Faculty Spotlight: Ralph Eugene Cash

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Originally from Knoxville, Tenn., Ralph Eugene Cash always knew that he wanted to seek higher education and get a doctoral degree.

“Nobody in my family had even gone to college. A few had gone to high school but that was it,” said Cash. “My goal was always to get a doctorate in something.”

When Cash attended the University of Tennessee, he started off as a chemistry major, but he eventually realized that his true calling was psychology.

“One night, I was sitting in the chemistry lab and no one was interacting with anybody else. I thought ‘I don’t like this.’ So the next day I went and changed to a psychology major,” said Cash.

In 1968, Cash received his bachelor’s of science in psychology and applied for a full doctoral degree fellowship in New York University.

Cash applied for the fellowship not thinking anything would come of it. To his surprise, he was called for an interview.

“I got the interview and then realized that I had a problem,” said Cash. “I didn’t have any money so I didn’t know how I was going to get to New York.”

Cash knew he had to take advantage of this opportunity. He and his family piled into their old Pontiac, drove to New York, and stayed at the cheapest hotel. Thankfully, it all worked out and Cash was accepted to NYU’s school psychology doctorate program.

After receiving his doctorate, Cash moved to Florida and got a job with the Broward County School System as a school psychologist. In 1980, Cash went into private practice, working full-time with psychiatric groups and conducting evaluations in hospitals. He also directed competency testing in courts for child custody cases.

“Having my private practice was interesting,” said Cash. “It gave me tremendous amount of experience working with all kinds of people. It was difficult work, but I enjoyed it.”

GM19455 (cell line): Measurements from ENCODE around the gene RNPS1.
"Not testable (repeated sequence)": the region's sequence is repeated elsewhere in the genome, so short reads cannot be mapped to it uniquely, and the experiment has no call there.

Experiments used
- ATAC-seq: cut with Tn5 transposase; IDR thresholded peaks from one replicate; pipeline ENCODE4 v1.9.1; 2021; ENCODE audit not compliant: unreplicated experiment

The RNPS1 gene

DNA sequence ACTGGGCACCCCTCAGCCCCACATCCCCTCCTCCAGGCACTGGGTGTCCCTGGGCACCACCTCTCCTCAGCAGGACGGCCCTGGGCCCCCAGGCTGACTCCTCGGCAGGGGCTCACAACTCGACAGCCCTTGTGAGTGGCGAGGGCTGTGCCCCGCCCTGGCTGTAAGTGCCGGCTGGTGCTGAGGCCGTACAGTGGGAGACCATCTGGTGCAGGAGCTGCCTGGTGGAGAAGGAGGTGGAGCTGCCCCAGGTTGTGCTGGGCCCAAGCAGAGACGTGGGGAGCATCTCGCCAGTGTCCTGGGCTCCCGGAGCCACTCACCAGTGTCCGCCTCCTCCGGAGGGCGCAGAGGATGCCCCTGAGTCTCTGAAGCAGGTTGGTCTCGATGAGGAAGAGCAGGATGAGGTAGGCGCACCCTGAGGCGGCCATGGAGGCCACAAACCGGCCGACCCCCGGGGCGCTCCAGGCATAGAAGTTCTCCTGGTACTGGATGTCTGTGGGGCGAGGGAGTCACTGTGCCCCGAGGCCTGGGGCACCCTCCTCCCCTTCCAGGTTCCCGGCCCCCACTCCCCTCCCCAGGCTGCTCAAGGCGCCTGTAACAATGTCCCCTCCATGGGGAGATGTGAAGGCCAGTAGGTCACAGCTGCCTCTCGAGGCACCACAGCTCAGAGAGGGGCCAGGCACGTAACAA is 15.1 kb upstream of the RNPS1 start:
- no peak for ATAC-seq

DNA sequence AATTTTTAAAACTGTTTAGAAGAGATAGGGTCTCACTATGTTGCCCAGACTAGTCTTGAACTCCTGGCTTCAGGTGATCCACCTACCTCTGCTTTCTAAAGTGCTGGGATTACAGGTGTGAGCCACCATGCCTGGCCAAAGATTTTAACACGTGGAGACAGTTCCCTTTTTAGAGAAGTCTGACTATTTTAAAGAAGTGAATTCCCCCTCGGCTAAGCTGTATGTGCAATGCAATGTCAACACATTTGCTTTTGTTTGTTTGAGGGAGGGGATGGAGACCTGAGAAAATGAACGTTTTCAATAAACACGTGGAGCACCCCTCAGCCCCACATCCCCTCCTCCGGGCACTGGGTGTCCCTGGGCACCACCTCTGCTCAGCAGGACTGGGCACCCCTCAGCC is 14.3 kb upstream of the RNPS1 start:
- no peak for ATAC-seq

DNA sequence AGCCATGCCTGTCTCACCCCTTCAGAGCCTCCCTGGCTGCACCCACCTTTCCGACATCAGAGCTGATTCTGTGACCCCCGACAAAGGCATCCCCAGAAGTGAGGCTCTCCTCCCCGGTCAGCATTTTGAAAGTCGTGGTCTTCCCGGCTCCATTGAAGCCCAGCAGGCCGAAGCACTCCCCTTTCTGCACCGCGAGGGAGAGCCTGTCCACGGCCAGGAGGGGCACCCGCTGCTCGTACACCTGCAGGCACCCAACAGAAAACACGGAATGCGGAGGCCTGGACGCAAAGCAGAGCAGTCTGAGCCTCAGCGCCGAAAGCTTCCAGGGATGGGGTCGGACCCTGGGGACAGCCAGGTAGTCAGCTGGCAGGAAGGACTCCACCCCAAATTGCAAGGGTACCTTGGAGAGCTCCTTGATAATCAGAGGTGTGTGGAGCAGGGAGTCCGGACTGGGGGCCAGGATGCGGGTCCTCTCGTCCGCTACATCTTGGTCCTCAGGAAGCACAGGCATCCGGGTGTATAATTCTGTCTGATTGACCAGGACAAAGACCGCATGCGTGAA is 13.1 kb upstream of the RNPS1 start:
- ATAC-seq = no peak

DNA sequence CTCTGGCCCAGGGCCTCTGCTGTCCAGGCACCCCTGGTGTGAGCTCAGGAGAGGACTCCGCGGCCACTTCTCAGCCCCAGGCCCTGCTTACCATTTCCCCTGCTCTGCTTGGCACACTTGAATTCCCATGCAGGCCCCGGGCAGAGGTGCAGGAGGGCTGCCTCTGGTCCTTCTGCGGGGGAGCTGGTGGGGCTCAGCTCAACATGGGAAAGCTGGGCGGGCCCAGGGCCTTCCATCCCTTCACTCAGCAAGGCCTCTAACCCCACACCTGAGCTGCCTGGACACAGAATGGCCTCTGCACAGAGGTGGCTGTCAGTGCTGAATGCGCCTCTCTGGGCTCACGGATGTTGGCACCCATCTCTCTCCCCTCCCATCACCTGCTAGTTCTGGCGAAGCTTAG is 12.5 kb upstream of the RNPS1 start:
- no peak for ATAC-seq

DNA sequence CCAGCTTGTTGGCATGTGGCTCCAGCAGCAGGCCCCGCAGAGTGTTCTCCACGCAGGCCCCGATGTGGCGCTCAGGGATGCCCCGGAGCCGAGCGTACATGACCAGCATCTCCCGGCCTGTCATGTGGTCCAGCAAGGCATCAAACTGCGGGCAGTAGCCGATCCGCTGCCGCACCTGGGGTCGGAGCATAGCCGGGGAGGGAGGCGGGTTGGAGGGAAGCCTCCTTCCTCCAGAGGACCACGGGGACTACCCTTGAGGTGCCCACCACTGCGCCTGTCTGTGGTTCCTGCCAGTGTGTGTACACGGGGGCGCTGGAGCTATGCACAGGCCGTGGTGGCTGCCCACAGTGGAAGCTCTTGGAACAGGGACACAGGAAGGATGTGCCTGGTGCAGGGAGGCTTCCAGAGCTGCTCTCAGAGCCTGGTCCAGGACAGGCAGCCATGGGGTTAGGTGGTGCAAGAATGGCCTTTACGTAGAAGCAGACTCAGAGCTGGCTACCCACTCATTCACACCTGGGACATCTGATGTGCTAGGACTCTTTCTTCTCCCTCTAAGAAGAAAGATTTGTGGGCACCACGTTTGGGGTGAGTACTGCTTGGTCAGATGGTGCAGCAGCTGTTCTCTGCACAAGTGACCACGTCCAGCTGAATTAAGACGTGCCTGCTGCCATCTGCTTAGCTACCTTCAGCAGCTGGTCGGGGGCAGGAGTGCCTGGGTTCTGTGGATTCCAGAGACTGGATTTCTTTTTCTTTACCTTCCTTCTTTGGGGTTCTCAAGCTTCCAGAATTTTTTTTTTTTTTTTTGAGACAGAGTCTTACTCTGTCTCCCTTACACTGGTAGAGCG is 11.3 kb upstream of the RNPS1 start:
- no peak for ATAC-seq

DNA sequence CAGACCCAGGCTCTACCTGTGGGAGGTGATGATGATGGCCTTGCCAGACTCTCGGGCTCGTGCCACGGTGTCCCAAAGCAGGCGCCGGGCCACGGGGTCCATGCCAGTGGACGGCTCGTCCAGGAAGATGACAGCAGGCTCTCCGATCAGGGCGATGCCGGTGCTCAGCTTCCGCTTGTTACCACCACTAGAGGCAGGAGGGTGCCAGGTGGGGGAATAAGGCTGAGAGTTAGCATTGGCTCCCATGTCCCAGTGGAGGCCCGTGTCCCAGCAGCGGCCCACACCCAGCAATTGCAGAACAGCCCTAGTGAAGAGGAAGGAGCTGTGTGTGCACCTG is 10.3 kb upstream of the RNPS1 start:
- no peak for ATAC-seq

After 23 years of working in private practice, Cash was given the opportunity to become a professor as NSU.

“I always wanted to teach. In private practice, I could help patients one at a time, but as a professor, I can convey ideas and information to students that will help them help many people,” said Cash.

Currently, Cash is an associate professor of psychology at NSU’s Center for Psychological Studies. He teaches integrated report writing, ethics in the law of psychology, and public policy advocacy courses.

Cash also directs the School Psychology Clinic at the center where he supervises practicum and postdoctoral students. Along with some of his colleagues, he is also involved in different research projects.

Cash said that there are many opportunities for students interested in psychology.

“Psychology is a very rewarding field,” said Cash. “Part of it has to do with what do you want to do with your life, and the other has to be realistic in the sense that you probably won’t become phenomenally wealthy, but you will earn a good living and help a lot of people.”

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